Stay tuned for beet chips recipe next week on

Sorry kiddies, no post for today. I have been a busy bee - no time for blogging. Tomorrow I'll have a special post from The Fooding Co. I did a food demo for about 25 women tonight and I promised I  dedicate tomorrows blog to recap all the delicious thing we made. I promise I'll make up for the lost post over the weekend. 

- chow for now

Tuesday, January 17, 2012

Twisted Tuesday - Not your average Mac & Cheese (Penis Pasta)

Hello friends and complete strangers who read my blog. Today I'm quite tired and not really up to writing a long recipe post. A while back I wrote about throwing a Sexy Stagette well today I'm re-visiting one of the interesting menu items from the party. I know a bunch of you have been anxiously awaiting the photo of the infamous PENIS MAC & CHEESE. From the naked eye can not distinguish the uniqueness of this nontraditional pasta shape, but if you look closely you can see the pasta's are indeed in the shape of teeny weeny peeny's. You can find these HIGHlarious pastas at your local sex shop or buy online

Monday, January 16, 2012

Sharing is caring - Cold weather Metabolism boosters

I know it can be difficult  to get your metabolism going when it's cold and cranky outside. I found this article and thought you would all appreciate it. There are some easy healthful things you can do to improve your ability to burn calories. Including:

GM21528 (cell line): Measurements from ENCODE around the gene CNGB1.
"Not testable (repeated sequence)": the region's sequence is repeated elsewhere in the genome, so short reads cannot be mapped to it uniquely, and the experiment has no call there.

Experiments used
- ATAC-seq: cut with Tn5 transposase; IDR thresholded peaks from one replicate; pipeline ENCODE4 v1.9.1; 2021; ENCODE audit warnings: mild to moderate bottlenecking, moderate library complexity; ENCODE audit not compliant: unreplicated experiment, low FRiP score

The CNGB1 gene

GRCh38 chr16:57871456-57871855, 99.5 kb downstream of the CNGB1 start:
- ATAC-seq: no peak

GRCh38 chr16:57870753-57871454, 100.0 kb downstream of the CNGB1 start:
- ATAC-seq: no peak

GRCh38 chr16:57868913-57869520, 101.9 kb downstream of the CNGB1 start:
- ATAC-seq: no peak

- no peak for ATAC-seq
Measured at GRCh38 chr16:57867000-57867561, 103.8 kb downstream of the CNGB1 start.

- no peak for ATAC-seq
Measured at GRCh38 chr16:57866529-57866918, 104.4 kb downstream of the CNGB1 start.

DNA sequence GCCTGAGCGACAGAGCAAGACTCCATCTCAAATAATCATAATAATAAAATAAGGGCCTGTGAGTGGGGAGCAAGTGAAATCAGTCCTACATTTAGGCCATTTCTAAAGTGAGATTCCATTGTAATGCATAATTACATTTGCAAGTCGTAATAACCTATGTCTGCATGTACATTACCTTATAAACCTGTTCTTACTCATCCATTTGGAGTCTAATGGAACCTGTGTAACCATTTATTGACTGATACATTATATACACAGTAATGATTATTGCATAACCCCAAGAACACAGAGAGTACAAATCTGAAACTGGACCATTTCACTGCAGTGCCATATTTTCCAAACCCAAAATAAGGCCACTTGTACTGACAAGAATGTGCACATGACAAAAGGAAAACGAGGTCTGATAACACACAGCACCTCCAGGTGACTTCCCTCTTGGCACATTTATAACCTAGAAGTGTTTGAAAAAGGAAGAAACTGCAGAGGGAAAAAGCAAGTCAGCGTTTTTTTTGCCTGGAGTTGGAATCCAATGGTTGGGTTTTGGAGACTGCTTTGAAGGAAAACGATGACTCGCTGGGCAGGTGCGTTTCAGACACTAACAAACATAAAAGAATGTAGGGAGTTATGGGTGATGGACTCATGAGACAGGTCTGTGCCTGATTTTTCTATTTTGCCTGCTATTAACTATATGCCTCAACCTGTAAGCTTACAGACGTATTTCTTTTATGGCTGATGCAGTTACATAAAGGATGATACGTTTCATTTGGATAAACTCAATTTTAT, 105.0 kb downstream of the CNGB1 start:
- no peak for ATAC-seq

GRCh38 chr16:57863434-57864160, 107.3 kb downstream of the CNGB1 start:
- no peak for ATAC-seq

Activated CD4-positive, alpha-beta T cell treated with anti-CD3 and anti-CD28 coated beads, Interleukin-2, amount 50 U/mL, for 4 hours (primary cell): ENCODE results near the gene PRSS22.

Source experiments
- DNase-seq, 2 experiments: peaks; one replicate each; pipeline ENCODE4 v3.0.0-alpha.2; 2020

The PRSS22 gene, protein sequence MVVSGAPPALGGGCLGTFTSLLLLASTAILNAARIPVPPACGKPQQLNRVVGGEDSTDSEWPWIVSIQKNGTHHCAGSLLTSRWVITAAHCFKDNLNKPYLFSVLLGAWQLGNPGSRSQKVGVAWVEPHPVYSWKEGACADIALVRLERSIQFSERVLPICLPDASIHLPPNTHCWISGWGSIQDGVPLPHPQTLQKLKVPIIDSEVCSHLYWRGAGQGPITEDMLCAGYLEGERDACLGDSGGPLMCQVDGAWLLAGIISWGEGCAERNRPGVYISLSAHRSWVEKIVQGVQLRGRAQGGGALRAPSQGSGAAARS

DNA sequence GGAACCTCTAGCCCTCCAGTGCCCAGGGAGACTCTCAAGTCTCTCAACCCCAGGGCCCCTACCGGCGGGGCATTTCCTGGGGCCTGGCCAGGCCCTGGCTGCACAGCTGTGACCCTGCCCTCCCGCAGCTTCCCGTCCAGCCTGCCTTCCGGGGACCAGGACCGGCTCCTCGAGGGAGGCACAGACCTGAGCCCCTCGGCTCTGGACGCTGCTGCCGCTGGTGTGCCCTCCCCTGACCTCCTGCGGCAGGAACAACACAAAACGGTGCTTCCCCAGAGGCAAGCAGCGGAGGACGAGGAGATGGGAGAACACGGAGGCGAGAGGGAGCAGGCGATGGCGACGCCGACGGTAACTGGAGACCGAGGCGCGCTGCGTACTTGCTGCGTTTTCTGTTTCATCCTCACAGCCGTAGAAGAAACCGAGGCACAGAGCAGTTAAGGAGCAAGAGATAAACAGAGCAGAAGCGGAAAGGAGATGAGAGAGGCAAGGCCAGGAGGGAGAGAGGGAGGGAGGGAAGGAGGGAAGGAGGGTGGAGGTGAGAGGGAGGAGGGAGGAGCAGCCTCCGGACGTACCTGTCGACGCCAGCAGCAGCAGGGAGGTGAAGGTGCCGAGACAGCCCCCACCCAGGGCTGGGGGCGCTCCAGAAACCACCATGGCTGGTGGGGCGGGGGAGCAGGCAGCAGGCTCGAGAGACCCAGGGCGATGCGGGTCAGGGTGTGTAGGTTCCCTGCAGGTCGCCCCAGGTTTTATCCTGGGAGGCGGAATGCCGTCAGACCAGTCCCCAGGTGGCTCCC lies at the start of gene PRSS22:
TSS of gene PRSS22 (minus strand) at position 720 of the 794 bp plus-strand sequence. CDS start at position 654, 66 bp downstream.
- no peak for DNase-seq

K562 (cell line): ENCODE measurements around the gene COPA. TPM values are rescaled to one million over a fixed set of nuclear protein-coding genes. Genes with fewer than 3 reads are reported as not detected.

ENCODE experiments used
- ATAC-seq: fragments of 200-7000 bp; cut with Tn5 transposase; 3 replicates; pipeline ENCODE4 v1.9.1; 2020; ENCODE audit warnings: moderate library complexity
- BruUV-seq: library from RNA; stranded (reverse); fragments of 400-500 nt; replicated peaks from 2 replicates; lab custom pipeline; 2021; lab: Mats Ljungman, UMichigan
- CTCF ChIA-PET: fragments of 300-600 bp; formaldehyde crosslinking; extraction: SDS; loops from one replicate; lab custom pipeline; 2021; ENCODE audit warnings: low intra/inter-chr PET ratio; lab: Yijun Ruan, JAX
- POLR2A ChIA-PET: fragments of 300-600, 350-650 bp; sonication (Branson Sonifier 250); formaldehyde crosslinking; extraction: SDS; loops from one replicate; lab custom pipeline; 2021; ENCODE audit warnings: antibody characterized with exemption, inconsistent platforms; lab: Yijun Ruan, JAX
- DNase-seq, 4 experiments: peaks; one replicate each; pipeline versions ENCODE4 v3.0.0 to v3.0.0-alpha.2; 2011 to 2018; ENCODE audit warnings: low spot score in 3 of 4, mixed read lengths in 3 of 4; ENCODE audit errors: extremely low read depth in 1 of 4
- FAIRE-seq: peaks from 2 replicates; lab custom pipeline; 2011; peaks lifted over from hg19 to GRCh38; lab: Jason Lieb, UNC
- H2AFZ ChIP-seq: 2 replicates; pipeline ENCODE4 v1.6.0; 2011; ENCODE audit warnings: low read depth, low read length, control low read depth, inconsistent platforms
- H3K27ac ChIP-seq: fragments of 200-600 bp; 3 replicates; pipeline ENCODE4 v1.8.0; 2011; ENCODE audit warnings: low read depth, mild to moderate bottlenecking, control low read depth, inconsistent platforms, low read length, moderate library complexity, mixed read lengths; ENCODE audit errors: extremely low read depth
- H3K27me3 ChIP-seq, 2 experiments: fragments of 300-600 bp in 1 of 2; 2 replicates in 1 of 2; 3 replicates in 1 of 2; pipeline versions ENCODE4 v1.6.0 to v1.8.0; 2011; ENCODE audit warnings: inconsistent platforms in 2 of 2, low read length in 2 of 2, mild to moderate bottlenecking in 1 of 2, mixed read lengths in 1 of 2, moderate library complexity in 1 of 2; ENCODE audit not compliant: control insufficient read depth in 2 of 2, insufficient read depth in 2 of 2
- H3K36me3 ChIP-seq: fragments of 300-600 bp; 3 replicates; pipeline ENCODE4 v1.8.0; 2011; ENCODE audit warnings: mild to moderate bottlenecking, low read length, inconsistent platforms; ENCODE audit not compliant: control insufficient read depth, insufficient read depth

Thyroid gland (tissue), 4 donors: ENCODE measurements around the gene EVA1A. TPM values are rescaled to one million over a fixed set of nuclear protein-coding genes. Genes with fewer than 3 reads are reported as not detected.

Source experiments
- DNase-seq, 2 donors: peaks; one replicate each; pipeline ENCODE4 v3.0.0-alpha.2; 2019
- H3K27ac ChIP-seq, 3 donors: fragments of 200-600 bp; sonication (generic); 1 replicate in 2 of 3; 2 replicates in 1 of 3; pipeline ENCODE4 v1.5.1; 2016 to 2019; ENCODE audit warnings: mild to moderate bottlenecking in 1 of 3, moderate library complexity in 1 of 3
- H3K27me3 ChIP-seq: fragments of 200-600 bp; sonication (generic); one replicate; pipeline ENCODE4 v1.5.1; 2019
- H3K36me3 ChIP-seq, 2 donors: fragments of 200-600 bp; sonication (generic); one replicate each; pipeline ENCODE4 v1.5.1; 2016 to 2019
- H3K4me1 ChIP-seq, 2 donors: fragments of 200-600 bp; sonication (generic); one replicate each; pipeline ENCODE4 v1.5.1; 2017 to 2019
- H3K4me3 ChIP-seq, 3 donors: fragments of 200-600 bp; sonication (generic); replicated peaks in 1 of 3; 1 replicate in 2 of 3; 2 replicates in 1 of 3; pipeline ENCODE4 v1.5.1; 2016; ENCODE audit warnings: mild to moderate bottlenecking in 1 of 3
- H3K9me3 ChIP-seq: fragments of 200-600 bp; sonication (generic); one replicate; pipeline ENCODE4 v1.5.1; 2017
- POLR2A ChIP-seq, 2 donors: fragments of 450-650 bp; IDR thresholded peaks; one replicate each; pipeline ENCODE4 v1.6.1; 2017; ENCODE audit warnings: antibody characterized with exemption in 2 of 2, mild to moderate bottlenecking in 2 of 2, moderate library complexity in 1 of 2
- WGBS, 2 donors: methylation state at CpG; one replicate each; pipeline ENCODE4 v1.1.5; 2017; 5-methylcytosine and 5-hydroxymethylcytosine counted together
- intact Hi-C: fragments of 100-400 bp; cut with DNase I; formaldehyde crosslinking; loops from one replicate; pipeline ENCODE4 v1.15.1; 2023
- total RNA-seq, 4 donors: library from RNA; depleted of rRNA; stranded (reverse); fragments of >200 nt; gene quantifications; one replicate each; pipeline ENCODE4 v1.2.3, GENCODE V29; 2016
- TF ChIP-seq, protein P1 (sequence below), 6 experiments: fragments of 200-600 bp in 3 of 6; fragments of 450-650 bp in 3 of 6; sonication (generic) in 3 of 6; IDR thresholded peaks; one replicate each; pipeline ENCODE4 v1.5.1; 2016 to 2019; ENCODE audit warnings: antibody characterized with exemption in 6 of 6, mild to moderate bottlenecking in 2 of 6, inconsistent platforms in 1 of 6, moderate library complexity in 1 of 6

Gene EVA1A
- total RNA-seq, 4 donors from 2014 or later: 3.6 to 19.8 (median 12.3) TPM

1. Eat a hot breakfast - Oatmeal is full of fiber and will keep you feeling satisfied until lunch. I like to grate 1/2 an apple into mine with a scoop of almond butter & a sprinkle of cinnamon. 
2. Get your Zzzzz's - listen to your body. Use your weekend to catch up on sleep, but try to get at least 7 hours a night. Not getting enough sleep will effect your ability to burn sugar. 
3. Something about dropping a gym work out for an out door activity - I will not give this one any insight since I hate all winter sports unless they involve discount shopping. The point is more to switch up your workouts so they don't get boring. 
4. Increase your water intake. Since it's more dry in the winter our bodies require more water to keep moist literally! Your skin will be less likely to crack and chap if you add an extra glass a day.